Ford Baldwin

January 26, 2010

4 Min Read

I hope every farmer is optimistic 2010 will bring us a better weather pattern than 2009. I don’t wish for a drought — I hate them with a passion — but somewhere between a drought and a new rainfall record would sure be nice.

Every farmer is to be commended for getting through the 2009 crop — if for nothing else for just fighting the mud.

I think back to the fall of 1965 when a farmer friend had a field of new-ground rice. It was a wet fall, and he asked me to drive a grain cart for a week or so before heading off to college.

He baited me by promising I could drive his brand new John Deere 4020. He had it equipped with dual combine tires on the rear and duals on the front to fight the soft ground. That was the meanest looking tractor I had ever seen at the time and I thought, “Man, this is going to be a blast.”

The first time or two I got stuck it was actually sort of fun. However, after we spent more time dragging log chains and cables than we did on the tractors, the fun wore off in a hurry. I remember once we had four tractors and four combines buried at the same time.

Even though today’s equipment handles the mud much better, I am sure the fun wore off in a hurry in a lot of fields this past fall.

Before moving on, I need to circle back on a comment I made in a recent article that resulted in several e-mails asking, “Did you really mean that?” In the article I was discussing farmer reluctance to intercrop LibertyLink soybeans with Roundup Ready soybeans because of concerns about the drift of Ignite killing the Roundup Ready soybeans and vice versa, or concerns about getting in the wrong field with the sprayer.

The statement that drew the comments was “LibertyLink soybeans are reasonably tolerant to glyphosate and vice versa.” That was clearly a matter of me thinking one thing and writing another. What I really meant was LibertyLink soybeans are reasonably tolerant to drift rates of glyphosate and vice versa.

While on the topic, I will relate a few situations that address the point that caused the readers some concern and also my overall point that the two technologies can easily be intercropped if a grower decides he really wants to do it.

First, you can kill Liberty Link soybeans with glyphosate and you can kill Roundup Ready soybeans with Ignite. A couple of years ago I walked a field where the applicator did not clean the sprayer after applying glyphosate and banged up a field of LibertyLink soybeans pretty good. His comment was, “Roundup is glyphosate and Ignite is glufosinate, so I assumed they were similar.”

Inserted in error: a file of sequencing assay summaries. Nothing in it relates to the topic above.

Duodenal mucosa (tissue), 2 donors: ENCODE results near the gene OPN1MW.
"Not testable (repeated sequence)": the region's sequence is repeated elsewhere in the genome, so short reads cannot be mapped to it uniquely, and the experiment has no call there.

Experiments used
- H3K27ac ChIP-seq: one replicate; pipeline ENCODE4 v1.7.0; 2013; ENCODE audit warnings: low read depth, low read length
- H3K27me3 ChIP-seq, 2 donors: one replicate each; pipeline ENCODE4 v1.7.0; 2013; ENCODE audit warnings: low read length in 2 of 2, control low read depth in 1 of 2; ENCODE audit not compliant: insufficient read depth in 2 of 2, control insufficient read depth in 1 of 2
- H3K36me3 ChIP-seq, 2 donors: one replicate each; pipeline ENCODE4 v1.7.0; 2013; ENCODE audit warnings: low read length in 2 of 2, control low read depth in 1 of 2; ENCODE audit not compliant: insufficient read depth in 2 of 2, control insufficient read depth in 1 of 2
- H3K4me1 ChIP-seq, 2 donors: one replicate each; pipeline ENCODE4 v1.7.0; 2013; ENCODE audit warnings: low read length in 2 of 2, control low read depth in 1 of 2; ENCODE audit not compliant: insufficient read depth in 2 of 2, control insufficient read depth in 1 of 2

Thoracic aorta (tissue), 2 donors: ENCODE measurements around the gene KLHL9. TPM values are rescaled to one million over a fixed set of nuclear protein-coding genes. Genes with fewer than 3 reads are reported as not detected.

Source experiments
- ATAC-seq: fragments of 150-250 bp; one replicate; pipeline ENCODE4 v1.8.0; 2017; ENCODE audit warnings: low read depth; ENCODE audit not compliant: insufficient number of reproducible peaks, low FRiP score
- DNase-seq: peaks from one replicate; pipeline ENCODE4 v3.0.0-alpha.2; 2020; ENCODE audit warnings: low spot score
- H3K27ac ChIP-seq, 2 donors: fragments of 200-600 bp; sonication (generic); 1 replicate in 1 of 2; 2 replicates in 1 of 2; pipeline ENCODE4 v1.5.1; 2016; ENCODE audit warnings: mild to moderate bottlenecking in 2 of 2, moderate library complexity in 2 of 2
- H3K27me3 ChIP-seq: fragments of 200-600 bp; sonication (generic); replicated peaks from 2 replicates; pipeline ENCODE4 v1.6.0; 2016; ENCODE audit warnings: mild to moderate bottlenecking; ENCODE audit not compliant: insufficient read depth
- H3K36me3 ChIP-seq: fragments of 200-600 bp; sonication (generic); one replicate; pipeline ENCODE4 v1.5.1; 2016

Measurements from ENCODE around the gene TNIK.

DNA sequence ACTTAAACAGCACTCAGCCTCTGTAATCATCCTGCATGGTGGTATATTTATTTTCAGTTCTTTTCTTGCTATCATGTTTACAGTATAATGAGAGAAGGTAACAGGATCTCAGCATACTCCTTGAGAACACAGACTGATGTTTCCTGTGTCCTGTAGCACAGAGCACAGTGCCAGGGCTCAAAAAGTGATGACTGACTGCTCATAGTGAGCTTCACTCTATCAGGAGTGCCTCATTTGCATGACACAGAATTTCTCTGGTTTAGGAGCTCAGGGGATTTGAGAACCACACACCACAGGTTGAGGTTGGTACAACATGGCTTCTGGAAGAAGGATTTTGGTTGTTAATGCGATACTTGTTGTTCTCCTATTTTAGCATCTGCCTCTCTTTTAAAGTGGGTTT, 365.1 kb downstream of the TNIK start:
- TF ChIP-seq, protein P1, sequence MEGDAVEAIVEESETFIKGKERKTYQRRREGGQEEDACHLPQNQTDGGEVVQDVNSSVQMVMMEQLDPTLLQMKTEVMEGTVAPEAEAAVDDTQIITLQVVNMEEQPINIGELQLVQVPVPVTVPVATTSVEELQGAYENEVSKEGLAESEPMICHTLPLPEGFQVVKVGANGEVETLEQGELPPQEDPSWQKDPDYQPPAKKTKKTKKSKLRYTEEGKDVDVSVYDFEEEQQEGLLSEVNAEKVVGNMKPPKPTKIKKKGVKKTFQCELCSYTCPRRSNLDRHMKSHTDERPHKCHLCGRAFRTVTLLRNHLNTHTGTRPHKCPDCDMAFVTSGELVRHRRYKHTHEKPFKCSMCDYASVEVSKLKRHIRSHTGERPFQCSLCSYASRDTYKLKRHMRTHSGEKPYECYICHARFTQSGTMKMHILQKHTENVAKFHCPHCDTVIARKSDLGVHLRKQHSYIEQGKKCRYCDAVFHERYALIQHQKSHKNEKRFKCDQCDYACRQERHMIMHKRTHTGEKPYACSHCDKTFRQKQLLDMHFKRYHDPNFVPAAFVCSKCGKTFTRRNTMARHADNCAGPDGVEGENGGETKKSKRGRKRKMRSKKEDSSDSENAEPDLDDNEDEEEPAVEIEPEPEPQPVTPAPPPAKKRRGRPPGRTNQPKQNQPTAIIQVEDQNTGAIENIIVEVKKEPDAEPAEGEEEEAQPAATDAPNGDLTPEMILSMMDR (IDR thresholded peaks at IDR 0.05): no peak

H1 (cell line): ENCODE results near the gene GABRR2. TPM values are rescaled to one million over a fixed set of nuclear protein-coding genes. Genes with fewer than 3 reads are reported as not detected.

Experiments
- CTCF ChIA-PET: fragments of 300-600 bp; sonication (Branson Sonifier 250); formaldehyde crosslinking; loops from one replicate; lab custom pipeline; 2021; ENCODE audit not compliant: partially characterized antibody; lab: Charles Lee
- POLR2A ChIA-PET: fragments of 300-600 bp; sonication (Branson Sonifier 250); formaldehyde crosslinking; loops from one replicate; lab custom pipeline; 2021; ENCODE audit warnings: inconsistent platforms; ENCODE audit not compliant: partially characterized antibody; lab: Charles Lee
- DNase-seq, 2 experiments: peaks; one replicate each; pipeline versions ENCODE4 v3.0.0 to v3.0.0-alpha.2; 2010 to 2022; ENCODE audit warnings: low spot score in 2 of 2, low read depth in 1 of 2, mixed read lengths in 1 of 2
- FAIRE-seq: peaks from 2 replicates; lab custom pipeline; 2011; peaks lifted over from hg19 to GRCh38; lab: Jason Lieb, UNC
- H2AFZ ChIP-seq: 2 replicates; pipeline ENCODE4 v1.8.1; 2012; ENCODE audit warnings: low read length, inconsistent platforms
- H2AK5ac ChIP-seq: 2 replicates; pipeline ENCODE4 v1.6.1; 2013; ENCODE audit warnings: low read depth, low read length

Sprayer cleanup is relatively easy with both glyphosate and Ignite — but it is a requirement.

I saw another situation last year where the applicator sprayed a LibertyLink field and had some spray solution left over. He proceeded to add glyphosate, refill and spray a field of Roundup Ready soybeans. Needless to say, that was a replant opportunity and the comment was, “Oh, I thought Ignite was the same thing as Touchdown.”

Neither incident should have happened, but I can assure you neither applicator will make the same mistake again.

On the other side of the spectrum, I have walked fields on a lot of farms where the two technologies are being intercropped without a hint of a problem. I actually saw one field last year where the farmer had Roundup Ready cotton and LibertyLink cotton planted row to row in the same field.

My overall point in the article where I caused the excitement is more growers are going to have to get outside the box. Both to prevent herbicide resistance, and to manage it in the fields where it is already occurring, weed control has become more complicated whether we like it or not.

Whether you are changing your crop rotation, integrating more conventional herbicides into your Roundup Ready system or integrating LibertyLink crops into your program, certain changes in management practices and certain precautions go along with the changes.

e-mail: [email protected]

About the Author(s)

Ford Baldwin

Practical Weed Consultants

Ford Baldwin served as a weed scientist with the University of Arkansas Cooperative Extension Service from 1974 to 2001. During that time he conducted extensive applied research trials in rice, soybeans, cotton and wheat, and developed weed management recommendations and educational programs for farmers. Since January 2002, Baldwin has been a partner in Practical Weed Consultants with his wife, Tomilea.

Subscribe to receive top agriculture news
Be informed daily with these free e-newsletters

You May Also Like